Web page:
For A's 18th birthday, I took her to get what she calls her "first" tattoo. I would like it if it were her only tattoo, but that's her decision to make. And if she does get more, I will probably end up liking them. I just don't want her rushing out to get them all while she is so young. Several of her friends have four or more tattoos and they are not 19 years old yet. I know it is a part of our popular culture right now. And in general I don't dislike tattoos. In fact, I appreciate the artwork and creativity of many of them.
So if I don't want A to be the tattooed lady by the time she is 18 1/2, then why take her on her birthday to get a tattoo? A laughed and told one person, "if you know my mom, you know this was a long, planned out process. Not just some impulsive thing!" I do have the tendency to be impulsive, but not when it comes to something like this with my child.
A has been telling me quite regularly for the past two years that she wants to get various tattoos when she turns 18. Many were cool or creative and even thoughtful, but I just kept telling her it's a bad idea. 18 is too young to make that call. I can't tell her no, but I can give her my opinion, and my opinion is that is not a wise thing to do. A week before her birthday she asked me again, but this time she asked me to get her the tattoo for her birthday as a gift. Again I laughed and said no. But this time I said it knowing she was a week away and a dollar short of being able to go with her friends and do it herself. So I heard her out. She wanted to get a roman numeral 17 on her arm for her cousin Josie who died at age 17. This was not the first time she had talked about doing that. I told her we could discuss it. "Write me an essay making your case for this tattoo. Tell me why and where you want it." And so our conversation began.
Before I got her essay I wrote to her and told her that while I love the idea of a memorial to Josie, I don't believe in tattoos to simply commemorate bad things. There are physical souvenirs for that. The program from her funeral, the pink ribbon she wore in Josie's memory, the photographs and cards she has saved. Sad experiences are important. They can be life-altering. They inform your perspective on the world and can play a big part in making you who you are. But the tribute to those hard times is how you handle them; who they help you to be. How can you move on from them or grow from them if you are constantly reminded by a permanent symbol of that sadness you have tattooed on your skin? So while I think it's beautiful to honor her, what will that tattoo mean?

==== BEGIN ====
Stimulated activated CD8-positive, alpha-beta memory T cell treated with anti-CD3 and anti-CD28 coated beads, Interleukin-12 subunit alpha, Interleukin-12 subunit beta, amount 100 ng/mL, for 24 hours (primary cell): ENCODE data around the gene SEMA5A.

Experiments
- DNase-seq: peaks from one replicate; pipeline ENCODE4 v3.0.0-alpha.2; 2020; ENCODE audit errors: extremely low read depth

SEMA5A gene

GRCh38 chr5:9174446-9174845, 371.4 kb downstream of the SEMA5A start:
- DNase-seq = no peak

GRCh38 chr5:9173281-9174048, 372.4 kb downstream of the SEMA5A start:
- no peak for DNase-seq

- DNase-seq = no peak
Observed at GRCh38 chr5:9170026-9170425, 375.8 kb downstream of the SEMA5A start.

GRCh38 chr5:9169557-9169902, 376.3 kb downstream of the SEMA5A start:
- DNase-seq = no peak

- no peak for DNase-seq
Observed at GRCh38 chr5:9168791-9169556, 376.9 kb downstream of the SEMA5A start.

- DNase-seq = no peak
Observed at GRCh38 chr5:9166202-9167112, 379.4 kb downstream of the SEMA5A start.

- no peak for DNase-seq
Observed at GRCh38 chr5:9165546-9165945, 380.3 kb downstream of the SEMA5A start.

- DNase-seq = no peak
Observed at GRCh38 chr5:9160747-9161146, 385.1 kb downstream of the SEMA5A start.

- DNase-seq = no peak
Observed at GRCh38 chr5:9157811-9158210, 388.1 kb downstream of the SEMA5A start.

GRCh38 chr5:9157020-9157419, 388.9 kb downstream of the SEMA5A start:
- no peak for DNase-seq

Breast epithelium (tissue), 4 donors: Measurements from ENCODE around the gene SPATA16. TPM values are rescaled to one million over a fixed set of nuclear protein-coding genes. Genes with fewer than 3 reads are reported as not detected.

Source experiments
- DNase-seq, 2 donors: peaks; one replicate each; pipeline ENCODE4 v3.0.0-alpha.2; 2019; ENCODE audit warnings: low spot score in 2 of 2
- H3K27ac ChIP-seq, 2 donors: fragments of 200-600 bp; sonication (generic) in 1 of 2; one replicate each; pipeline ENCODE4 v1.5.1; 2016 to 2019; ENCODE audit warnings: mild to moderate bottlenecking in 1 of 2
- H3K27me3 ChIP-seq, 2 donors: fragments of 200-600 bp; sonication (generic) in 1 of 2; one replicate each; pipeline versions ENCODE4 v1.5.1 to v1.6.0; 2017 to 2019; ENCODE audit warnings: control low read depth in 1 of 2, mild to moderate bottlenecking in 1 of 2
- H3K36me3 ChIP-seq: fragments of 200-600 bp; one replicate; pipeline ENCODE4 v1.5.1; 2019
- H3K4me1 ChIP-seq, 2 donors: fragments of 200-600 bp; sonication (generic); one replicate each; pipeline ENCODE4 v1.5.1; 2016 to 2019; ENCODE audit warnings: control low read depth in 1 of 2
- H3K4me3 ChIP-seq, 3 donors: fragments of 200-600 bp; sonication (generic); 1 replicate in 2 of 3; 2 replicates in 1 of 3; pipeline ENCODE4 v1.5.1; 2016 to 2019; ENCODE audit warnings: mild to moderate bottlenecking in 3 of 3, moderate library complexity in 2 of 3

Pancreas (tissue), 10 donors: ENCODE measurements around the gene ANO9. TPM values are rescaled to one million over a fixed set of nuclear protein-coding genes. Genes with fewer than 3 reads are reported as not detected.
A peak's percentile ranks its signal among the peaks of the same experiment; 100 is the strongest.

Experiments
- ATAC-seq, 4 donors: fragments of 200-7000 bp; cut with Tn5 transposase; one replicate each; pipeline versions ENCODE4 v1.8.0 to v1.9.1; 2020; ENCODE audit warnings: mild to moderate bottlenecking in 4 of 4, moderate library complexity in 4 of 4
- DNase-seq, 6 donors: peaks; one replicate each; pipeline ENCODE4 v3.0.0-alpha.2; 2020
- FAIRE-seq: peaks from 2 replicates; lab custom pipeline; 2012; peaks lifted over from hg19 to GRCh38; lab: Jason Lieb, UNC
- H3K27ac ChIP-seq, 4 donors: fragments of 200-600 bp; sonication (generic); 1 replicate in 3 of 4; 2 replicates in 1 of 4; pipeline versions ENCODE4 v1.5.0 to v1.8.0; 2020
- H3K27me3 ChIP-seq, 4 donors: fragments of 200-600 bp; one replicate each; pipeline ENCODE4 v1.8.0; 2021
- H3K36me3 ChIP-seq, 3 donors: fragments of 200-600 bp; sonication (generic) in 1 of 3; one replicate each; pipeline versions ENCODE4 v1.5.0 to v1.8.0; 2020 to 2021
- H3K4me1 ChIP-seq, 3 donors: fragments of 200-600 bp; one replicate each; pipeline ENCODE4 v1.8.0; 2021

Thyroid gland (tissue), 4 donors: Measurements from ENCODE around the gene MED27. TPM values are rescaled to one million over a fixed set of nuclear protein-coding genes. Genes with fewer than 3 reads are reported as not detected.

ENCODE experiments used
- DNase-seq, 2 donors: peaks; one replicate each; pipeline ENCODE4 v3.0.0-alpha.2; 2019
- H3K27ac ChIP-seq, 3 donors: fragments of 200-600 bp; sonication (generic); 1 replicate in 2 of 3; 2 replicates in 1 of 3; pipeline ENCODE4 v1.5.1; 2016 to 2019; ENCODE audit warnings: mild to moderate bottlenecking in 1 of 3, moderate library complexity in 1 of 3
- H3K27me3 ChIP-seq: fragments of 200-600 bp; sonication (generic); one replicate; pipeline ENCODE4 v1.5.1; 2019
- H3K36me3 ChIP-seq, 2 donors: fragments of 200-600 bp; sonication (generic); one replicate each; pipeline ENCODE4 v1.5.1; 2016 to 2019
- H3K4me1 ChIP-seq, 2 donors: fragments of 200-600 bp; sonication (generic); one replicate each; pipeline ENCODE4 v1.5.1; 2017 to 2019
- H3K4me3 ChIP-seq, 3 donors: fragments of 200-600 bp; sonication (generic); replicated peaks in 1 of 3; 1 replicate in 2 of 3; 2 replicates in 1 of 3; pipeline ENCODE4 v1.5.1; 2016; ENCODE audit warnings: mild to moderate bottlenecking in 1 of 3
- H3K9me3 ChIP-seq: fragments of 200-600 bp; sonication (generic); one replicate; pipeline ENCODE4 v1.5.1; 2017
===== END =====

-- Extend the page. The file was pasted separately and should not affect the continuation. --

A responded to me with her essay, which was beautifully written. She outlined the reasons that the tattoo is a celebration of life. How it would remind her to appreciate the life she has because she is lucky to be alive. She wrote about what she learned from Josie's short life and sudden death. She brought up many of the things we had discussed when Josie died, and they are all lessons I know she has taken to heart and lived by since the day Josie died. It was thoughtful and very insightful.
She also wrote about the placement of the tattoo. Originally she wanted it on her forearm. But then she realized that whenever someone asks, "What is that tattoo for?" and she says "My cousin who died," the response will be "Oh, I'm sorry." She didn't want it to be a pity tattoo or something sad. So she decided to put it under her heart in a place where she can keep it personal, but still easily share it when she chooses to.
After reading her essay and discussing it with her further, I decided I would get her the tattoo for her birthday. It's what she wanted, and I was happy that she chose to include me. She didn't have to, and I am fully aware of that.
The day after her birthday we were at Grandma's house and I heard someone ask her about the tattoo. That was when she called it her "first." She responded that she will involve me again when she plans future tattoos, because she likes how much thought I helped her put into it. She said she developed an appreciation for the process, instead of just focusing on the thrill of the outcome.
I want to help A develop her decision making skills as a new adult, and I want her to feel respected by me. I'm proud of her. And Josie would be, too.